Thursday, November 5, 2009

Day 60 - School of Hard Knocks

Some of you don't know about my history with fly fishing. I've only been fly fishing for about 9 years. I've been fishing most of my life however. I grew up in a small town in Iowa, where my dad and brother would go fishing whenever the chance became possible. Mostly, it was on long weekends when my dad could get the time off from the chemical plant that he worked at. My dad loves the taste of panfish, and as such the majority of fishing that we did was for panfish (bluegills, sunfish, and the occasional crappie).

It wasn't until one labor day weekend that I was first introduced to fly fishing. My best guess was that I was around 12 years old at the time. We had been fishing the entire day at Lake Geode, and we weren't having any luck. My brother and I wondered away from my dad and we started to fish further back on this inlet. We could see the fish right there in the shallows, and my brother and I cast waxworms and Crappie Killers to them. No luck. It was then that we saw a guy coming down the path, a fly angler. After a brief conversation, he then asked if wanted some fish and if we did we should go get a bucket. After dumping the contents of my dad's 5-gallon bucket onto the ground we headed back. Within a matter of minutes the bucket was full.

Years later, I found myself at college in Colorado. My major was in Youth Ministry, but my real passion was in my minor: Outdoor Leadership. I would never miss a class from Steve Cyphers and enjoyed every minute of it. Urban trekking, rock climbing, backpacking, mountaineering, and even a 24-hour adventure where just some of the amazing classes that I took. One of the last classes that I took was fly fishing.

I had seen the guys in the streams since moving to Colorado. And to be honest, they seemed to be masters of mystery to me. How they could lay out the line in such perfect poetry was beyond me. I took the class out of fascination more than anything else. After the first class (a rundown of all the gear that we would need) I realized that I was grossly under equipped. A phone call to mom & dad soon remedied that.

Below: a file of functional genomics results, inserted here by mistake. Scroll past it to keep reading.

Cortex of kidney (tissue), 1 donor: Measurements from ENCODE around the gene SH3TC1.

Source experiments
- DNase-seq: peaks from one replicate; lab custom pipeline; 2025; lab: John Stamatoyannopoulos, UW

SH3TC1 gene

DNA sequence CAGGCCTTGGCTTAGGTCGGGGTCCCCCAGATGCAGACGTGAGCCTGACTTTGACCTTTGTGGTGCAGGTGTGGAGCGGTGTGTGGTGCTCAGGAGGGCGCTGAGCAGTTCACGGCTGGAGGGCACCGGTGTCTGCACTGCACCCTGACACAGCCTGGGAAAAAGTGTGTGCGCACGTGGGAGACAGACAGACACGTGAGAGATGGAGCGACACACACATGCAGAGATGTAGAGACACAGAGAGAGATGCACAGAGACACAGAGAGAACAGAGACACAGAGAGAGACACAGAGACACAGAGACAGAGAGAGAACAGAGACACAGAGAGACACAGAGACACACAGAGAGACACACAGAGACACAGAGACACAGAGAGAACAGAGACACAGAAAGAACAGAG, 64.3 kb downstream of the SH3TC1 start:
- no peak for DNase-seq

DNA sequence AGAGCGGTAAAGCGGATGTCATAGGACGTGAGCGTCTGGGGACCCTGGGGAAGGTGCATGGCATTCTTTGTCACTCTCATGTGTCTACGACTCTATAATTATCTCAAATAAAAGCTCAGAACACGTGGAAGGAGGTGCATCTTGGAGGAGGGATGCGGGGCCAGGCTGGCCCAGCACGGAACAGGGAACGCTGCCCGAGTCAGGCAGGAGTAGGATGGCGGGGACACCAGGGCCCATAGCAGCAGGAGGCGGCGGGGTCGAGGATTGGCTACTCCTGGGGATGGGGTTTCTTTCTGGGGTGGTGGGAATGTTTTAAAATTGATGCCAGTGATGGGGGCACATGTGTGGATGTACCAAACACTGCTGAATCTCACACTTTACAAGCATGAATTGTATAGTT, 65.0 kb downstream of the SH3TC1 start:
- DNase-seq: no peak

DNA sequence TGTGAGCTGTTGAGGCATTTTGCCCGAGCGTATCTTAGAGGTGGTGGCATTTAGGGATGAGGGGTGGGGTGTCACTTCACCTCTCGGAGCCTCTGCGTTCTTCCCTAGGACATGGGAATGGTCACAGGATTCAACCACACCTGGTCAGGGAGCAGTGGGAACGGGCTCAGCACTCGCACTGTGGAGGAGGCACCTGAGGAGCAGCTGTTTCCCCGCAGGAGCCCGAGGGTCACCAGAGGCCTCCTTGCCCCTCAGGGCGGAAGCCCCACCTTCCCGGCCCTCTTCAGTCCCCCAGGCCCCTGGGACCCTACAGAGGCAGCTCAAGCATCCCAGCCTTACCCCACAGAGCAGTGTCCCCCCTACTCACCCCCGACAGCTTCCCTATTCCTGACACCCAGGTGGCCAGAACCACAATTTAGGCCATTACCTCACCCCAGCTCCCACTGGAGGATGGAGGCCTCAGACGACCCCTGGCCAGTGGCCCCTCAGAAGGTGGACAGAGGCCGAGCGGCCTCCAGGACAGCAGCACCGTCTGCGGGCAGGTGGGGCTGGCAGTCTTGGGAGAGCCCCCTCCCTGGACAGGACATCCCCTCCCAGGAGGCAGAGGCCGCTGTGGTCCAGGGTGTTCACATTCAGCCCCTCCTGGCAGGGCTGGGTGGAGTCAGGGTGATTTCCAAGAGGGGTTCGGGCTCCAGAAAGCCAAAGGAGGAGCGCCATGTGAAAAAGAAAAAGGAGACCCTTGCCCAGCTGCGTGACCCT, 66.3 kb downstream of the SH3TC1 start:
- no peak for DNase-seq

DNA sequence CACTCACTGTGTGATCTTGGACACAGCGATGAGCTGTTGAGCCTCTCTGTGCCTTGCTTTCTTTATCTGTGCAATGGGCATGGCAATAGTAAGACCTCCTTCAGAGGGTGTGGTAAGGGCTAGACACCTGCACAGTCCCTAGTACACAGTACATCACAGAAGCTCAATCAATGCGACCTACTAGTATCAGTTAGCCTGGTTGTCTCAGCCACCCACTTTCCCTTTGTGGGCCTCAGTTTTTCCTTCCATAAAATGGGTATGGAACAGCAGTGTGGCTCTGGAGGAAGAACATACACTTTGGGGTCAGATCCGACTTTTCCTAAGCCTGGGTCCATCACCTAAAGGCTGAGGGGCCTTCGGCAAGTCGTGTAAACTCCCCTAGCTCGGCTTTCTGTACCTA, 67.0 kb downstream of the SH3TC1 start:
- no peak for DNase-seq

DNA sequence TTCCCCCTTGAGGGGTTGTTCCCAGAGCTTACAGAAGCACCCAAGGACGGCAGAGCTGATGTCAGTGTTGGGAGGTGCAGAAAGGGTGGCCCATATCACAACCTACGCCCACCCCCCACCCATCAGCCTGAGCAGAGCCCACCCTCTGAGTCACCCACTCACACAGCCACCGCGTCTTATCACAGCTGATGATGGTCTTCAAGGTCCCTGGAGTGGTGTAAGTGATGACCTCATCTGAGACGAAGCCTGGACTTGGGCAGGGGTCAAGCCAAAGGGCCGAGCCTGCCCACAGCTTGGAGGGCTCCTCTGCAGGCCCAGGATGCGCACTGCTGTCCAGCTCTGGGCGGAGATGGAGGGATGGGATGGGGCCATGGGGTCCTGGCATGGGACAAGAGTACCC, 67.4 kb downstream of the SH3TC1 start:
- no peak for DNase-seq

We learned the fundamentals in that class. I soon managed to do a decent roll cast, false cast, and even a semi-accurate distance cast. I learned about the components of a fly rod, reel, and line. I learned about knots, feeding lanes, and even how to safely land a fish. The class concluded with two stream adventures: O' Fallon Park and Cheeseman Canyon. I caught a small brook trout on my first cast in O' Fallon Park on a #14 Elk Hair Caddis. I was skunked at Cheeseman Canyon.

And that was the end of my formal training in fly fishing. Everything else I learned from trial and error, reading fly fishing magazines and books, watching videos, and keeping my ears open. I never had someone who mentored me in the process of catching fish with a fly rod. All the little tips (like using saliva to help tighten the knot) came elsewhere. This isn't a slap in the face to my dad, he never learned to fly fish (so how could he teach me). I was just a victim of circumstances and no one is to blame.

However, I felt like I've been behind the eight ball on a number of occasions. Since learning to fly fish, I've always had a huge passion for the sport. I've read up everything I could get my hands on, and the result was that I had head knowledge. I could talk the talk, but had difficulty walking the walk. That was made evidently clear the first time I fished the Bois Brule in upper Wisconsin. I ended up having been schooled by a guy that I worked with (who just so happened to be an arrogant jerk). Needless to say, I toned down my enthusiasm.

Maybe this is why I am so moved to meet new anglers and share stories. This could be the reason why I'm compelled to mentor a new angler because no one was there to mentor me. I love the sport so much, and I want other anglers to love it as much as me. Possibly the reason that I love it so much comes from having to learn everything the hard way. But then again, who is to say that I wouldn't love it more with a big fish at the end of my line?

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